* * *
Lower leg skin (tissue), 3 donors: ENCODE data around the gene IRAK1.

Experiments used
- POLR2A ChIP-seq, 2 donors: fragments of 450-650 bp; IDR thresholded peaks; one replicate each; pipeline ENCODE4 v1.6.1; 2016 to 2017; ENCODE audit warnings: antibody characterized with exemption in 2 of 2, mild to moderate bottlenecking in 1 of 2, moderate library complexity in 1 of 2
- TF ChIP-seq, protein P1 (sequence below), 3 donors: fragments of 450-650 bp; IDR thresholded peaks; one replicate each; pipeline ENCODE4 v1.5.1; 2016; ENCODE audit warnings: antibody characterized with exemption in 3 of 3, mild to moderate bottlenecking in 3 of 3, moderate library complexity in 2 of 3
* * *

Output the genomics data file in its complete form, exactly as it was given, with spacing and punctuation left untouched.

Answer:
Lower leg skin (tissue), 3 donors: ENCODE data around the gene IRAK1.

Experiments used
- POLR2A ChIP-seq, 2 donors: fragments of 450-650 bp; IDR thresholded peaks; one replicate each; pipeline ENCODE4 v1.6.1; 2016 to 2017; ENCODE audit warnings: antibody characterized with exemption in 2 of 2, mild to moderate bottlenecking in 1 of 2, moderate library complexity in 1 of 2
- TF ChIP-seq, protein P1 (sequence below), 3 donors: fragments of 450-650 bp; IDR thresholded peaks; one replicate each; pipeline ENCODE4 v1.5.1; 2016; ENCODE audit warnings: antibody characterized with exemption in 3 of 3, mild to moderate bottlenecking in 3 of 3, moderate library complexity in 2 of 3